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Archive for February, 2009

Autopsy reveals Ogden woman was beaten and stabbed

Thursday, February 26th, 2009

Autopsy results for a 58-year-old woman found slain along with her husband inside her Ogden home on Feb. 4 indicated she was beaten to death.

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Prepare for another dose of winter … and maybe snow

Thursday, February 26th, 2009

While the Cape Fear Region has already endured more than its normal accumulation of snow this season, another storm could bring more as soon as Monday.

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Troopers encourage teens to Drive to Live

Thursday, February 26th, 2009

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The North Carolina Highway Patrol is paying special attention to teen drivers this week.

As part of operation Drive to Live, troopers are concentrating on the roadways near high schools.

Among the violations they’re enforcing are speeding, following too closely, seat belt usage, and careless and reckless driving.

Traffic crashes are the leading cause of death for North Carolina teens. Troopers are working to change that.

“The biggest thing is, number one, getting the awareness out there and showing aggressive enforcement. That way we can show people that in the community that we are proactive and we are trying to make a difference in teen lives,” said Trooper Phillips of the NC Highway Patrol.

In the last four years, 554 North Carolina teens have been killed in traffic accidents; 126 of those deaths happened last year.

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The North Carolina Highway Patrol is paying special attention to teen drivers this week.

As part of operation Drive to Live, troopers are concentrating on the roadways near high schools.

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Associated poll

More: continued here

Man found guitly for undersized flounder

Thursday, February 26th, 2009

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A Pender County jury had to decide the case of the undersized flounder on Thursday.

James Jones, a commercial fisherman for twenty-five years, was on trial for catching an undersized flounder.

The case goes back to august when Jones was spotted gigging a fish. A marine patrolman asked him to measure the fish, and found it was 13-and-a-half inches, half an inch too short to keep under state regulations.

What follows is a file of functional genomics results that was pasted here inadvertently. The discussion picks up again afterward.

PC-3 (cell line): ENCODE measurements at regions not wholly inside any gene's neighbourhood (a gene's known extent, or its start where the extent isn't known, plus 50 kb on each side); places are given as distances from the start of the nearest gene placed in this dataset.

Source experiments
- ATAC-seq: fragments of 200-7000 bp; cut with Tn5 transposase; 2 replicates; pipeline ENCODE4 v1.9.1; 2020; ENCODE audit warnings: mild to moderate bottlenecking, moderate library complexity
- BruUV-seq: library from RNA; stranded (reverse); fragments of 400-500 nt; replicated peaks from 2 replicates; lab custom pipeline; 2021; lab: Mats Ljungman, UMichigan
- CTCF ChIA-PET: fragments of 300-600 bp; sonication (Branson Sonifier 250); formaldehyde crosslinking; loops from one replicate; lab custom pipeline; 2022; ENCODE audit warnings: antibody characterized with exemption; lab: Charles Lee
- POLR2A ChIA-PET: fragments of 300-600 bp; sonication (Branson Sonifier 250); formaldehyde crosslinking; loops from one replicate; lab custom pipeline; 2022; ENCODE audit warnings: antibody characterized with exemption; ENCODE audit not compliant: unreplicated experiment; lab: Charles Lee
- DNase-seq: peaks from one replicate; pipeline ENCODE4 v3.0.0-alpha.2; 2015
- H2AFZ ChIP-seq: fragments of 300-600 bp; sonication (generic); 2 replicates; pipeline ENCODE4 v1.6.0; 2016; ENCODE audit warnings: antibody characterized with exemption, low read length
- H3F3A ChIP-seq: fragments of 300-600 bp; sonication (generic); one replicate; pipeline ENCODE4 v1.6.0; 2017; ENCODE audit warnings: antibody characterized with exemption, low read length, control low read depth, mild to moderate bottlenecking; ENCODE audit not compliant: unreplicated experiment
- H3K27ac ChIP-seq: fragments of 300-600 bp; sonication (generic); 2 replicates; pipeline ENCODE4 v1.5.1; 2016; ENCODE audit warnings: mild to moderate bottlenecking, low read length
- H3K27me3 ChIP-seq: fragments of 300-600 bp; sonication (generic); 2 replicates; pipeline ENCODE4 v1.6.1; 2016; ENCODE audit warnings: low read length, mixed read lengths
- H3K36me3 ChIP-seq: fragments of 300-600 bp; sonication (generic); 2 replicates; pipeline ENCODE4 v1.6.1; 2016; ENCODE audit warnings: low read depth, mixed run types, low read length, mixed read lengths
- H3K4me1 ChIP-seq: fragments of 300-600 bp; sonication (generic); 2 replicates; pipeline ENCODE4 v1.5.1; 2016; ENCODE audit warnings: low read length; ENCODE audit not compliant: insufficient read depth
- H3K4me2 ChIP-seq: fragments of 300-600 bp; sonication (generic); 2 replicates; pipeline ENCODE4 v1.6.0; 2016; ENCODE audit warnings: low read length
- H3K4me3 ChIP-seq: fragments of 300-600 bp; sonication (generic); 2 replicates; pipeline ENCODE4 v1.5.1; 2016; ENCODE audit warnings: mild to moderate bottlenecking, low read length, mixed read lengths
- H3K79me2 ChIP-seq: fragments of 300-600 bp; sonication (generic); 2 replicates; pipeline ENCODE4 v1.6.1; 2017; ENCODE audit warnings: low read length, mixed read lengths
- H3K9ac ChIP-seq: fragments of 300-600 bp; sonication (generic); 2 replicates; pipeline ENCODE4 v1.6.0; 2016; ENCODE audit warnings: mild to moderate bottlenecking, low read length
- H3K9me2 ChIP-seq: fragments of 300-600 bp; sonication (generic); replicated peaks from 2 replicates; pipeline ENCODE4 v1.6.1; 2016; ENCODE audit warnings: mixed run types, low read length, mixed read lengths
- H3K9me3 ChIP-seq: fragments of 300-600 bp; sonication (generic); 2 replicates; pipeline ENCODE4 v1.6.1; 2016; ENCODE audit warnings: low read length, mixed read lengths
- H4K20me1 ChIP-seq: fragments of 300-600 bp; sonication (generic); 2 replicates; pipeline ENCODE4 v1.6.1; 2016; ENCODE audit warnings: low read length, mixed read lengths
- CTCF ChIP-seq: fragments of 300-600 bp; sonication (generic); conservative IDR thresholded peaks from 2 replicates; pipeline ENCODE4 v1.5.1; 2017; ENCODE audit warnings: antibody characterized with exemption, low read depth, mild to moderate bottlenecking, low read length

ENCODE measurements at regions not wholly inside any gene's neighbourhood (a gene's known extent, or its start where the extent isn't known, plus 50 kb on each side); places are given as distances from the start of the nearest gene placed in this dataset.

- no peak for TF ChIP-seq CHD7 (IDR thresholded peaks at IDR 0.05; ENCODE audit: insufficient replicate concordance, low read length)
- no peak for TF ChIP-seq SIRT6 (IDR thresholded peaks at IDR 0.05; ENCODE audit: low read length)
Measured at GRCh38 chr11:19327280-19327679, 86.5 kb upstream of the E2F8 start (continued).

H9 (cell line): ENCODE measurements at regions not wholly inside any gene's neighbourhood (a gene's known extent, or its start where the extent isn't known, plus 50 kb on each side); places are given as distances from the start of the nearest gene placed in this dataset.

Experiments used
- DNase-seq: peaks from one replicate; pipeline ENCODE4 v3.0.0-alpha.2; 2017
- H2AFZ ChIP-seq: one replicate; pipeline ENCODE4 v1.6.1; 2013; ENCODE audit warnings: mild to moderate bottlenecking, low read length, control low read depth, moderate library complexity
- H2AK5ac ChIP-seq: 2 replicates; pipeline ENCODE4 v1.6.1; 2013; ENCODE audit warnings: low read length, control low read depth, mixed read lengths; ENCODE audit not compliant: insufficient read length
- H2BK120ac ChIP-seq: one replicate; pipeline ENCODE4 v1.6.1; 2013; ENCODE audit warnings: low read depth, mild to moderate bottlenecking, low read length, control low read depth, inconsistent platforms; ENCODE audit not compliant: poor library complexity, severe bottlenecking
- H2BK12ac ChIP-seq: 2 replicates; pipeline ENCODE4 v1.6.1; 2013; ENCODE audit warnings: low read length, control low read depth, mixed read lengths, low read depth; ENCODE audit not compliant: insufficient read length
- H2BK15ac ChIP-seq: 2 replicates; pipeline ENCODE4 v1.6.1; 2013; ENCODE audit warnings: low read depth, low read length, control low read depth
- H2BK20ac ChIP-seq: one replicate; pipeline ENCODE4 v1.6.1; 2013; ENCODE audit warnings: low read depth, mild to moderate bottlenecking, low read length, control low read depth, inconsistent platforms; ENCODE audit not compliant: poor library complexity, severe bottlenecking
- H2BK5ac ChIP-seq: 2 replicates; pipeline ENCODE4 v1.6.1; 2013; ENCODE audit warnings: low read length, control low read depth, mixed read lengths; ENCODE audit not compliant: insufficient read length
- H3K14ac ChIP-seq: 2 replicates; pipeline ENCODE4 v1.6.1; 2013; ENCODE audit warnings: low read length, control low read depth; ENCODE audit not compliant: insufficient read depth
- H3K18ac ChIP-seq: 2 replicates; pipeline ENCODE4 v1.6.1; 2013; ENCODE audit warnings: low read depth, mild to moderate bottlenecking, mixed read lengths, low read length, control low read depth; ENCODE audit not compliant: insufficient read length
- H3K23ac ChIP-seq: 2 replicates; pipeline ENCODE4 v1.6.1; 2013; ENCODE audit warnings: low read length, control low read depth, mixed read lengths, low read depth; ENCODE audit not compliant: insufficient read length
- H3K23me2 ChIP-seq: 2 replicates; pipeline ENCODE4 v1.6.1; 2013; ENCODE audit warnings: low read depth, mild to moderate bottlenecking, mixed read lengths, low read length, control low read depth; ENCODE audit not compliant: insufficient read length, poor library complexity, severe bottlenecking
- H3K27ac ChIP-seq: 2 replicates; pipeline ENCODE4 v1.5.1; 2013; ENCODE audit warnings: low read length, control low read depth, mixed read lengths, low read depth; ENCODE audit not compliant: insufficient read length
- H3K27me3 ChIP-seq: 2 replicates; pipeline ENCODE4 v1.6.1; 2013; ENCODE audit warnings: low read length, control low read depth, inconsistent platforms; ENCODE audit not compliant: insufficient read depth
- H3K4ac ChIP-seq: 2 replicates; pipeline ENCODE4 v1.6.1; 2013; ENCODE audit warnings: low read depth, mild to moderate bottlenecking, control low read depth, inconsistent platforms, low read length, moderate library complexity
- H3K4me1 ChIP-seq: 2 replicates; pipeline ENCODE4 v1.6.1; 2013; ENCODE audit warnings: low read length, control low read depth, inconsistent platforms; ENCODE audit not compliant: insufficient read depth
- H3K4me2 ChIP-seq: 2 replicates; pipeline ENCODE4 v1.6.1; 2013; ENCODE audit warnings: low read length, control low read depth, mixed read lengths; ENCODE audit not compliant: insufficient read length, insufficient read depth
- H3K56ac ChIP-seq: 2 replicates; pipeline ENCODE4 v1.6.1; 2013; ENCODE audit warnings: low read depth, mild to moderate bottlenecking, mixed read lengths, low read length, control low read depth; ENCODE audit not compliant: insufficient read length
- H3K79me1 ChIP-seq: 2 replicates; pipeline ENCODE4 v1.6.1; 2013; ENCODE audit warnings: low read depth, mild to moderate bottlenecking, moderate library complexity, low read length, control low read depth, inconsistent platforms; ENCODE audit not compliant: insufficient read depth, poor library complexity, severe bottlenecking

“When it’s an ignorant law, you need to stand up to it,” Jones said.

Jones said he had no intention of keeping the fish and tossed it back. While the officer first issued Jones with a warning, he upped it to a full fledged citation after learning Jones had a previous undersized fish charge from 2006.

“The principal behind it is, the rules have to be applied and the rules have to be enforced. I could have easily dismissed this charge, but I would be telling the wildlife officer don’t do your job,” said Assistant District Attorney Joseph Bowman.

“I’ve got no problem with it being 14 inches but they have got to give us some leeway,” Jones said.

Even with bigger fish to fry in the court system, some say this trail was worth it.

“It was a small case, it wasn’t earth shattering, but I think it’s important if someone does have a view and they feel like they have been wronged then they should have a chance to express that,” said juror Nicholas Herring.

“A lot of people would say that it was a waste of the courts time to go over a case involving a fish but you got to think about North Carolina and it’s resources and they need to be protected,” added fellow juror David Lorenz.

In the end, maybe justice prevailed for the fish. The jury deliberated for a half hour to find Jones guilty of possession of an undersized flounder.

Cases like this don’t usually go to trial. The assistant DA said he offered Jones a deal to pay the fines for a lesser charge, but Jones refused saying he did nothing wrong.

Now, Jones will have to serve 12 months of unsupervised probation, pay over $400 in fines and court costs, and could potentially have his fishing license suspended.

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videoA Pender County jury had to decide the case of the undersized flounder on Thursday.

James Jones, a commercial fisherman for twenty-five years, was on trial for catching an undersized flounder.

Story summary image

flounder150.jpg

Associated poll

More: continued here

Theory of Intelligent Design explains origin of species

Thursday, February 26th, 2009

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Darwin’s Theory of Evolution is widely accepted by scientists, but some bio-chemists support another theory explaining the origin of species.

Doctor Michael Behe has written two books on the Theory of Intelligent Design. The theory suggests elements in nature can be better explained by a purposeful design.

Behe explains the theory by comparing it to a presidential monument. “Anybody walking by Mount Rushmore would realize that it wasn’t just wind and erosion and rain and so on that shaped those faces, but some intelligent being had to face it.”

Behe contends that the same is true on a molecular level. He says the design of the cells are so intricate and dependent on one another, some being must have designed them.

Behe will hold a discussion on intelligent design at UNCW Thursday at 7:00 pm.

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videoDarwin’s Theory of Evolution is widely accepted by scientists, but some bio-chemists support another theory explaining the origin of species.

Doctor Michael Behe has written two books on the Theory of Intelligent Design. The theory suggests elements in nature can be better explained by a purposeful design.

Story summary image

behe150.jpg

Associated poll

More: continued here

 

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